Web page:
Best Director: 1964

Actual Nominations: George Cukor. Peter Glenville. Robert Stevenson. Stanley Kubrick. Michael Cacoyannis.

This year’s nominees were mostly from adaptations of books or plays with original material being left by the wayside. That being said, the adaptations on display here are seen as the definitive versions and much of that fact is largely down to the directing talent. Picking up the official win this year was George Cukor for My Fair Lady which, for better or worse, os one of those films you’ll know something about even if you’ve never seen it, whether it be the plot, the cast, or the songs. A veteran of Hollywood this is his most successful musical, and thanks to his experience with comedy and drama he deftly handles the humorous aspects of the films while ensuring that it isn’t just pointless giggle chow. Peter Glenville gets his only Oscar nomination for Becket- having directed much of the cast for the stage production this wasn’t a huge leap for him. Robert Stevenson spent much of his career as Disney’s go-to-guy for film directing, but with Mary Poppins he became immortal. Possibly due to his experience on Disney movies he ensures that Poppins is a bright, vibrant, energetic film which never offends ar fails to delight children, but I just candle handle all that singing, dancing, and smiling. Kubrick gets another well-earned nomination for Dr. Strangelove where he hones his satirical venom just enough whilst keeping the tone and presentation fairly light in contrast with his later tackling of similar subjects. He gets credit for arguably making this the only original work in the category. Michael Cacoyannis closes the nominations with his well observed and loved Zorba The Greek, his most renowned work.

My Winner: Stanley Kubrick.

This is an easy choice for me as not only did Kubrick largely come up with the idea for the film and work on the screenplay himself, his touch can be seen in every frame. There remains a relevance and power to the film in these, some would say, pre-apocalyptic days we find ourselves in, and every day we see stories of absurdity from ever media outlet based on war and power. With so much of our lives and choices beyond our personal control and either lying in the hands of other mere, fallible mortals, or the fried, efficient, but humanity-free and equally fallible computers. It is known now as it was then, but hopefully the right lessons preached in this little film may have been heeded by the right people. Few films are more than just entertainment – this is one of the few.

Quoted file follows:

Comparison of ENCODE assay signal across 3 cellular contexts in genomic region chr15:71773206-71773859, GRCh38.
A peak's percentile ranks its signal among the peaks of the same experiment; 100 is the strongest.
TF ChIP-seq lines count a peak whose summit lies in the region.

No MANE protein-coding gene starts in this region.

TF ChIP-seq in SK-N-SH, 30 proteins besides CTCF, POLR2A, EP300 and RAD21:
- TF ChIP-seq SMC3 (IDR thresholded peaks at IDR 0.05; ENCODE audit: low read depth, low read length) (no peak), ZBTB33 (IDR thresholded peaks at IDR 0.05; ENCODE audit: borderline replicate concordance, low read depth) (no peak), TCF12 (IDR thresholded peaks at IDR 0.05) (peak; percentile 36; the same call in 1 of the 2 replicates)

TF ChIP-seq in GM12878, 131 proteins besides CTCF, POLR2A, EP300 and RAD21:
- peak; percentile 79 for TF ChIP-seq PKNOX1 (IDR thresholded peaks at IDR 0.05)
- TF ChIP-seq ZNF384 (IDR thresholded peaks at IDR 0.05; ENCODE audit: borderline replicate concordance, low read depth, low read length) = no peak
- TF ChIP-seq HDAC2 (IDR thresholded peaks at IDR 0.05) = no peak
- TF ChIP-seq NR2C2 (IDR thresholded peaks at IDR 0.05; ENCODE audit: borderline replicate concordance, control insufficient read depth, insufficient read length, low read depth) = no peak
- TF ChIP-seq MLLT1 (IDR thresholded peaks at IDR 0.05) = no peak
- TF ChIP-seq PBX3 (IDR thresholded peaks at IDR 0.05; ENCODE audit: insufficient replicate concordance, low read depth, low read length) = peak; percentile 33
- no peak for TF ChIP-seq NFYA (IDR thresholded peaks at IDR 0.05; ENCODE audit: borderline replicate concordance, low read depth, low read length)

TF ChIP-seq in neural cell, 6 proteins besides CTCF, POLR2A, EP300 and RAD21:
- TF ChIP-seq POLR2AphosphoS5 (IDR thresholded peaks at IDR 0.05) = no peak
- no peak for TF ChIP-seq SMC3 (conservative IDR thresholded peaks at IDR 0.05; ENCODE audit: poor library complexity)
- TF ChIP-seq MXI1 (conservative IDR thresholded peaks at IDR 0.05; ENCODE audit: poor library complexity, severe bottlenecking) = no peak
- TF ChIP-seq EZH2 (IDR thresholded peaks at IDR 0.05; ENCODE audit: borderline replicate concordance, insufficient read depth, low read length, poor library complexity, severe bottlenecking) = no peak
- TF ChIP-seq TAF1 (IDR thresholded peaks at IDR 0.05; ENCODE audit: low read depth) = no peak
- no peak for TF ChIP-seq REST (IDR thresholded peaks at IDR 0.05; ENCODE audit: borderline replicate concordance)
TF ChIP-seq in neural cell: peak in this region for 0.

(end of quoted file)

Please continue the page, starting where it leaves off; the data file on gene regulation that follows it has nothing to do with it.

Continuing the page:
My Nominations: Stanley Kubrick. Sergio Leone. Guy Hamilton. Jean Luc Godard. Cy Endfield. Bryan Forbes.

Only Kubrick makes it over from the official nominations. Joining him though is a host of talent from all over the globe. Sergio Leone gets a well deserved mention for Fistful Of Dollars while Guy Hamilton steps into the Bond hot seat and gives what many see as the definitive Bond film with Goldfinger. Bryan Forbes’ Seance On A Wet Afternoon did get nods in other categories, but it is the atmosphere which he creates which gives the film its lasting impact, while Cy Endfield packs as much heroism, action, and patriotism into a pre-Michael Bay film as you could wish for with Zulu. Godard gets a nod this year for Band Of Outsiders, one of the smoothest crime capers there is, but one with so much more than just plans of robbery.

My Winner: Stanley Kubrick

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